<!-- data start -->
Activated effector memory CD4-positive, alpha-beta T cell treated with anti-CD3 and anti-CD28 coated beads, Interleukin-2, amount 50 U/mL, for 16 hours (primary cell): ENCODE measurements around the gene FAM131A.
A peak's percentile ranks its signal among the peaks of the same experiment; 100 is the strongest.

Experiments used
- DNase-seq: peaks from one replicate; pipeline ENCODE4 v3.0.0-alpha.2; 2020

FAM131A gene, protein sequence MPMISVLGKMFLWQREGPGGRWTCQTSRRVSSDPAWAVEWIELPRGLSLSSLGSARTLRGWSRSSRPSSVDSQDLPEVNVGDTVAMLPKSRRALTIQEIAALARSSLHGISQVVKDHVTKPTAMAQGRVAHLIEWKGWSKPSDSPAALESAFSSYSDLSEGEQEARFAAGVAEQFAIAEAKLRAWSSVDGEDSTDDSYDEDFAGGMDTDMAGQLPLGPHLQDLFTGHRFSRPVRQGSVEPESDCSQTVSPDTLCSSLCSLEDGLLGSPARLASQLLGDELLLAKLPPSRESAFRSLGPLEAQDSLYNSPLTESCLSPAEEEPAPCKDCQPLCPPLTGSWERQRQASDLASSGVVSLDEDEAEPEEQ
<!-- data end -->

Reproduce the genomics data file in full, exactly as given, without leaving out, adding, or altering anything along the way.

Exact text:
Activated effector memory CD4-positive, alpha-beta T cell treated with anti-CD3 and anti-CD28 coated beads, Interleukin-2, amount 50 U/mL, for 16 hours (primary cell): ENCODE measurements around the gene FAM131A.
A peak's percentile ranks its signal among the peaks of the same experiment; 100 is the strongest.

Experiments used
- DNase-seq: peaks from one replicate; pipeline ENCODE4 v3.0.0-alpha.2; 2020

FAM131A gene, protein sequence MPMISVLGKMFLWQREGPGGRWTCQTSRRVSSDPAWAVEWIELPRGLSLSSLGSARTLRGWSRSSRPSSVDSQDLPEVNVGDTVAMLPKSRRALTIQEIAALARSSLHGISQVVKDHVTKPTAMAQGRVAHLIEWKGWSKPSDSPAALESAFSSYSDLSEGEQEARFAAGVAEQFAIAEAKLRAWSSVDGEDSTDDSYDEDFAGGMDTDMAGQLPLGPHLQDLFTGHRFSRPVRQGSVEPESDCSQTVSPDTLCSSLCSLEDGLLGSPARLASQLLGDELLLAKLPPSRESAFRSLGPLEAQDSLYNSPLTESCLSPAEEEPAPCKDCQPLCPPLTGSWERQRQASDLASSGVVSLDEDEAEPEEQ